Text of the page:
Two students’ lives were lost and seven others were wounded in Luke Woodham’s October, 1997 rampage that also took his mother’s life.

      Dr. William Dodson, author of If I Had Only Known: A True Story, analyzed the situation and outlined his ideas for preventing school violence.

      The now independent educational consultant avoided speaking about the event for a year while the community recovered. He then took ten years researching the book.

      He noted that suburban areas are more prone to mass violence acts. On the other hand, inner city schools have not had this type of violence.

      The former social studies and history teacher labels perpetrators as “random actors” who do not know who they are shooting. Emotionally, they are hurting and want to hurt somebody else.

      Dodson identified a matrix with a predictable-unpredictable axis and a confident-fearful axis of psychological conditions. When people land in the unpredictable and fearful zone, they become random actors.

      He recommended a process of identifying, interviewing and intervening to prevent school violence. Using personality profiles, schools would be expected to question the suspected random actors and to take some sort of preventive measures.

      Dodson recommends what he calls the “Missing Protector” program where local volunteers involve themselves with at-risk youth  for attention and accountability.

      In writing the book, he met Woodham twice at the Parchman Penitentiary. He describes the shooter as a “very mixed up fatherless young man in with the wrong crowd.”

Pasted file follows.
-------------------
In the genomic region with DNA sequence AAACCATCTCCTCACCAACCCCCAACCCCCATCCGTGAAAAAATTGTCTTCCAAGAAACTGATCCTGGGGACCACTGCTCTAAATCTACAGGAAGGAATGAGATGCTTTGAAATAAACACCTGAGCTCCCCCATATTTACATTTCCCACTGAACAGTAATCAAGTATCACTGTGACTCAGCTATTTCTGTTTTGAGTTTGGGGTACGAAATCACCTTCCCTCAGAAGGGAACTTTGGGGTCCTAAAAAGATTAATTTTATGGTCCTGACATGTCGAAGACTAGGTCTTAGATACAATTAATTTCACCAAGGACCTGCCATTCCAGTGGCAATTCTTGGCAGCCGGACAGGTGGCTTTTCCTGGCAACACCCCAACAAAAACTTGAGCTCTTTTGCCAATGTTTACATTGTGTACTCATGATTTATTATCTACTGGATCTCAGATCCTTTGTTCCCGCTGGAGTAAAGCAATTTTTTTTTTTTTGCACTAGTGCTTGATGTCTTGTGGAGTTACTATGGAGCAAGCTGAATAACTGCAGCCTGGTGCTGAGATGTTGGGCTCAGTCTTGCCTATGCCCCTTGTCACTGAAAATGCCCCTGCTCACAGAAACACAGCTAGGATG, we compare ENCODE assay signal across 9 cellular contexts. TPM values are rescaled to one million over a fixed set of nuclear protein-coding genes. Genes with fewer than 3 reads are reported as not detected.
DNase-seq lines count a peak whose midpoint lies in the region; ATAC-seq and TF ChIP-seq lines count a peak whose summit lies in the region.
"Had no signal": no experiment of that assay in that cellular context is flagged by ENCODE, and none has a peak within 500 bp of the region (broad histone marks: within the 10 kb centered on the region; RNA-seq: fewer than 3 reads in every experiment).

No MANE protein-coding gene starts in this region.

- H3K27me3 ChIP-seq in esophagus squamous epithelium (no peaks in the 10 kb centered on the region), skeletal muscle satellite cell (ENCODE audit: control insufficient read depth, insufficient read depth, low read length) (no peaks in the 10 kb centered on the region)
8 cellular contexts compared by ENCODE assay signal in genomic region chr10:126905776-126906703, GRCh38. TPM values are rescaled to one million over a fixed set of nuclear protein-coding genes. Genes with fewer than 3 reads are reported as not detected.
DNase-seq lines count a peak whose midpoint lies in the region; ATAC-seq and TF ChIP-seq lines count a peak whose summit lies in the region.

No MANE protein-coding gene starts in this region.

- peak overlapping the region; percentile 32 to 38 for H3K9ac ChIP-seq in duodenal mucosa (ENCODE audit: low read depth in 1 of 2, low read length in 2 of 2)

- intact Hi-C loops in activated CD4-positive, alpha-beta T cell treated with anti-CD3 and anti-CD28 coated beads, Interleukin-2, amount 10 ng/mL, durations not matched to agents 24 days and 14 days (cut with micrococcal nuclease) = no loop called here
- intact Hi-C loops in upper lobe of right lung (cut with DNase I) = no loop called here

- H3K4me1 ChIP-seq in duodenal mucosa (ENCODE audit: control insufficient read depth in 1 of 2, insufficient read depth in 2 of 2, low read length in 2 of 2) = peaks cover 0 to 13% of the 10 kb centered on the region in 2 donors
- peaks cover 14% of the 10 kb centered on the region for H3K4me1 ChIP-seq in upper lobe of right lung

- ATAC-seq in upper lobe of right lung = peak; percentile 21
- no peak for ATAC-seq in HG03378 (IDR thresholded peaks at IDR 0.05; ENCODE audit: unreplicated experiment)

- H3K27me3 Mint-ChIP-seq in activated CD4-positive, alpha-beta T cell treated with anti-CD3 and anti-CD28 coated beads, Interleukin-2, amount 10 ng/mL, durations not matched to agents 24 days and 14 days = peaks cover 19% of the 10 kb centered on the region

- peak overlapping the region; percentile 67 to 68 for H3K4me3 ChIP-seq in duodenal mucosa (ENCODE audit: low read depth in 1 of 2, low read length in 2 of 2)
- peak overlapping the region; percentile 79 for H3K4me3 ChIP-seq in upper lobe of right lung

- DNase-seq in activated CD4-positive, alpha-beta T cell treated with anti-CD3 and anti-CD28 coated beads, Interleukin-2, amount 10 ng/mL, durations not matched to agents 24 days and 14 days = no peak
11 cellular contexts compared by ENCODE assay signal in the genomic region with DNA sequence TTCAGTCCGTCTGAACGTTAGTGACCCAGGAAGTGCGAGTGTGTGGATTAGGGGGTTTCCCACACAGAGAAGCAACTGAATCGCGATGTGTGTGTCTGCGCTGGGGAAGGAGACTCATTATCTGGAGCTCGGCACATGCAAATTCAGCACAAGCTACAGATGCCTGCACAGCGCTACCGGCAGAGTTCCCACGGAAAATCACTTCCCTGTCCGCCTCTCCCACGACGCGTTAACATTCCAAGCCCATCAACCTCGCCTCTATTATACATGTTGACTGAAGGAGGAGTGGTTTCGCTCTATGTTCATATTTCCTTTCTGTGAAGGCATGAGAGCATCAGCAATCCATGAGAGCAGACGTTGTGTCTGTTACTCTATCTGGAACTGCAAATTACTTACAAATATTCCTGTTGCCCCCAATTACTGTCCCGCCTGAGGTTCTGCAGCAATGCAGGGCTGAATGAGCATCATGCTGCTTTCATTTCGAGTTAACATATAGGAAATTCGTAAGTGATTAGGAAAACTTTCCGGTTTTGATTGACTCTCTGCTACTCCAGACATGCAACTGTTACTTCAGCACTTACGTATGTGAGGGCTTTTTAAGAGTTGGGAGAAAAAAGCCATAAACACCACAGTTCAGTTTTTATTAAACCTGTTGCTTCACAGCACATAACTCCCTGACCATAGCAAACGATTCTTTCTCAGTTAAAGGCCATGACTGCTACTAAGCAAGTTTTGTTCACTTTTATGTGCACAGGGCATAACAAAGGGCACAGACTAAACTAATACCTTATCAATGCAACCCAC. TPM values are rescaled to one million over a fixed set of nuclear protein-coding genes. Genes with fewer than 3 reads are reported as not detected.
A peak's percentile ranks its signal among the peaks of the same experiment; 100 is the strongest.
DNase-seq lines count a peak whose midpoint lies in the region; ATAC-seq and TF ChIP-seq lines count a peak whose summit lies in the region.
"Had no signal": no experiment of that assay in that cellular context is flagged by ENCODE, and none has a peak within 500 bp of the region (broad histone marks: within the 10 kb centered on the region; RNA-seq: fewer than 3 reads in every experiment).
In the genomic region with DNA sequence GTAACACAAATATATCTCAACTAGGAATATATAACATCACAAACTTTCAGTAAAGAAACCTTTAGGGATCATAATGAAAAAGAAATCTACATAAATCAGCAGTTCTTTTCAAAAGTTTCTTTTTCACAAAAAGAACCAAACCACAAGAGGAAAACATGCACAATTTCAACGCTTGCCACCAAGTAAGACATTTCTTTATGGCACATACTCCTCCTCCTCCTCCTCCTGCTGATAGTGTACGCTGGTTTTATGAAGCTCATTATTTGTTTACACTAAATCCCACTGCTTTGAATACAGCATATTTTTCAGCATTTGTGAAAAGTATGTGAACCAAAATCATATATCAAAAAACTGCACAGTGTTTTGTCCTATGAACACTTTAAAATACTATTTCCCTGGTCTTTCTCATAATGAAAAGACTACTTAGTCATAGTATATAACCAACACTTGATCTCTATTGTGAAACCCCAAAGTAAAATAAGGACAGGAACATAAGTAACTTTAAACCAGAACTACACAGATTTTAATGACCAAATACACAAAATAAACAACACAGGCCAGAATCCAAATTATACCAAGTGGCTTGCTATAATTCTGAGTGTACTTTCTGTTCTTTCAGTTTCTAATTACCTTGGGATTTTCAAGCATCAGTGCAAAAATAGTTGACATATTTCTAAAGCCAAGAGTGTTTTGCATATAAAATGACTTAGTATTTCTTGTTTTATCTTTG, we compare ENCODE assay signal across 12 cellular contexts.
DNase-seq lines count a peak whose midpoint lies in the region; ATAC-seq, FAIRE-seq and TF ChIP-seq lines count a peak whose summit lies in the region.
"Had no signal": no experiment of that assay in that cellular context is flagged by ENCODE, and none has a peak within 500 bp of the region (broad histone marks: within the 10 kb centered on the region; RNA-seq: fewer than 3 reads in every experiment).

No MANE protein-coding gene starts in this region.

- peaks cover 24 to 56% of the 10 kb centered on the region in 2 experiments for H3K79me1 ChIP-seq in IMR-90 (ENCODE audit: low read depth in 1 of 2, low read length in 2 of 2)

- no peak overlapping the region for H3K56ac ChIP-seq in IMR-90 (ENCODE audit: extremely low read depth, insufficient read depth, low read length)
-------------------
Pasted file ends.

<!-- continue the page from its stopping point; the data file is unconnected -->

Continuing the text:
“Having the wrong friends is worse than not having friends,” said Dodson.

      The group with which Woodham associated had Satanic connections and a leader who effectively practiced mind control.

      Woodham, describing his fears, said he was crying as he was shooting. He only targeted a former girlfriend and incidentally shot others.

      Dodson was concerned that the Pearl populace would not like to revisit the experience. However, he was surprised that parents wanted the record of the event.

      Certain chapters contributed by others included a juror in the Woodham trial; Joel Myrick, the assistant principal who subdued the shooter; and, Pearl High students through their essays.


In a lighthearted aside as she introduced our speaker, Rotarian Judy Couey confessed to high school mischief.

      Dodson was assistant principal when Judy was at Greenville High School.

      One of her best friends was Nancy Stein. One year, she had a note that read, “Please allow Nancy to leave with Judy for the celebration of Rosh Hashanah.” Of course, the intended Judy was her sister. Nevertheless, the two buddies took full advantage of the note and headed to Strazi’s for a “suicide Coke.”

      Their celebration came to a quick end as the feared Mr. Dodson strode up and declared, “Young lady, just because your name is Judy, and you think it’s a good idea, does not mean you can practice ‘Judy-ism.’”

      From that day, the phrase entered the family vocabulary to describe a conniving idea.